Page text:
The Transat – single-handed ocean racing at its best. Up to 3,500 miles of open water from southwest England to New York City. A challenge dominated by the progression of low pressure systems sweeping across the north Atlantic that produce the headwinds that define this classic race.
To start with the fastest time was in the order of 40 days. Now the world’s top solo sailors in the world’s fastest boats can make the same passage in as little as 8 days. After skipping an edition four years ago, The Transat is back with up to 40 boats in four classes expected on the start line off Plymouth on May 2nd 2016.
What's so tough about The Transat? It's neither the longest nor the most dangerous of the professional solo ocean races yet it still has a fearsome reputation. Why?
So it’s big respect to the winners?
Not just the winners. Anyone who sets out on The Transat should be applauded for their endeavor and courage. And, yes, it’s still one of the great races to win, alongside the Route du Rhum and the Vendee Globe solo round-the-world race for which it is often a useful form guide.
And solo ocean racing is always hard in any case?
Exactly. Any solo race is tough on the skipper and the boat. The Transat used to be considered a long-distance race. Nowadays it is a full-on sprint and to win it, you have to drive both your boat and yourself to the limit. Unlike all of the other east-west transatlantic courses, this one does not promise a warm, downwind second half after a big bash of a start. The Transat can be a grim struggle all the way from Plymouth to New York.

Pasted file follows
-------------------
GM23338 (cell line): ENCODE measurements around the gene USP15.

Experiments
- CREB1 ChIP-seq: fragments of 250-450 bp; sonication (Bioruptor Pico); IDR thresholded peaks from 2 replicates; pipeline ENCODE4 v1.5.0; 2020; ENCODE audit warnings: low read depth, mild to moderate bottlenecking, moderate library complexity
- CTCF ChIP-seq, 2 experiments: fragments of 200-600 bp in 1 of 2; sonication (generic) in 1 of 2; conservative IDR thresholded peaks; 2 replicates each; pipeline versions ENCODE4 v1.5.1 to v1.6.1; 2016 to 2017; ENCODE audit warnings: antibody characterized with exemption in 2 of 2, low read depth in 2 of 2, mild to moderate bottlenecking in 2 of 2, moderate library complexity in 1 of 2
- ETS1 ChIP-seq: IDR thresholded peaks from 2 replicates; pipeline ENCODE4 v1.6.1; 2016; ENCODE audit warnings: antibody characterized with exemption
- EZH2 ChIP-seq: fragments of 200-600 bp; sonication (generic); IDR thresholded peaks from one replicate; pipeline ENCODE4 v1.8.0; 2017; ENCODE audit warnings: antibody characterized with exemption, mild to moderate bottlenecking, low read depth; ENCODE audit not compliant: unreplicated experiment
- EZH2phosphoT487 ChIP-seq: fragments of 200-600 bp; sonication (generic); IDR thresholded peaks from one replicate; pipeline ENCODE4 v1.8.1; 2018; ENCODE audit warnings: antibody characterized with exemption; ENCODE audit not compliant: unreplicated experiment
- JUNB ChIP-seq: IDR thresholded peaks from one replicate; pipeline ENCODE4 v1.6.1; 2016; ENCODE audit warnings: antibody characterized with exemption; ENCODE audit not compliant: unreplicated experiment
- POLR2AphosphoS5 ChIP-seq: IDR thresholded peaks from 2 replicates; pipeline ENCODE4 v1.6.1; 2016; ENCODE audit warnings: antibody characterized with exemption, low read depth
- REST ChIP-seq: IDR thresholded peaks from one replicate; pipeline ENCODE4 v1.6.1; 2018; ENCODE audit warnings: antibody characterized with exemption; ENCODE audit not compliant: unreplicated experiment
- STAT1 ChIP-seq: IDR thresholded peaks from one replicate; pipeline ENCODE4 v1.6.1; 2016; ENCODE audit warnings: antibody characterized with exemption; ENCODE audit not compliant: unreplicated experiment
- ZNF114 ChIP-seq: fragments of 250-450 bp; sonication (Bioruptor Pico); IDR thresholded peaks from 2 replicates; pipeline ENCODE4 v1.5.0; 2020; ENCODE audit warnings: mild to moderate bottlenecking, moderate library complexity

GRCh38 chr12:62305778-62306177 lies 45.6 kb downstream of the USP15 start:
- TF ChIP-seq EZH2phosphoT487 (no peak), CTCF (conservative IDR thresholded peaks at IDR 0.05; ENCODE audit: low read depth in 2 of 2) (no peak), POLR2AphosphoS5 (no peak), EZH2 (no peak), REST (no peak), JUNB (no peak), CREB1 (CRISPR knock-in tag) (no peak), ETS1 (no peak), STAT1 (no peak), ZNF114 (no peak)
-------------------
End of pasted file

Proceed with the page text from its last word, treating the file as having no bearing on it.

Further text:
There are other hazards aren’t there?
Ice and fog are the main ones, but there is shipping to look out for as well - fishing boats especially - plus the usual danger of debris in the water. There have been collisions with whales in the past that have damaged yachts. There’s a lot to contend with on The Transat.
But you can go south or north to avoid the worst of the weather can’t you?
You can go north to try to get on top of the depressions tracking east that produce westerly headwinds. But the northerly option can be highly dangerous with bits of ice drifting down from the Arctic and freezing fog south of Newfoundland and Nova Scotia reducing visibility to less than a quarter of a mile. That is not fun when you are so tired you can hardly keep your eyes open. Going south is another option but it can add hundreds of miles to the route and there is always the danger of being trapped in light winds.
That’s because it’s largely to windward isn’t it?
The course is not always bang into wind. That depends on the prevailing weather conditions at the time. But often skippers in The Transat find themselves bashing into big storms and heavy seas, going to windward for hundreds of miles, slamming and crashing their way westwards. The strain on the boats and the men and women in charge of them is immense.
It’s partly the history
There is an aura about the race because it goes right back to the earliest days of solo ocean racing. This was the one on which the likes of Chichester and Tabarly cut their teeth. Early on people thought they would die trying to get to America and since then the race has produced tales of spectacular successes and failures. Today it feels doable but, if the weather turns against you, The Transat can still be hell on a boat.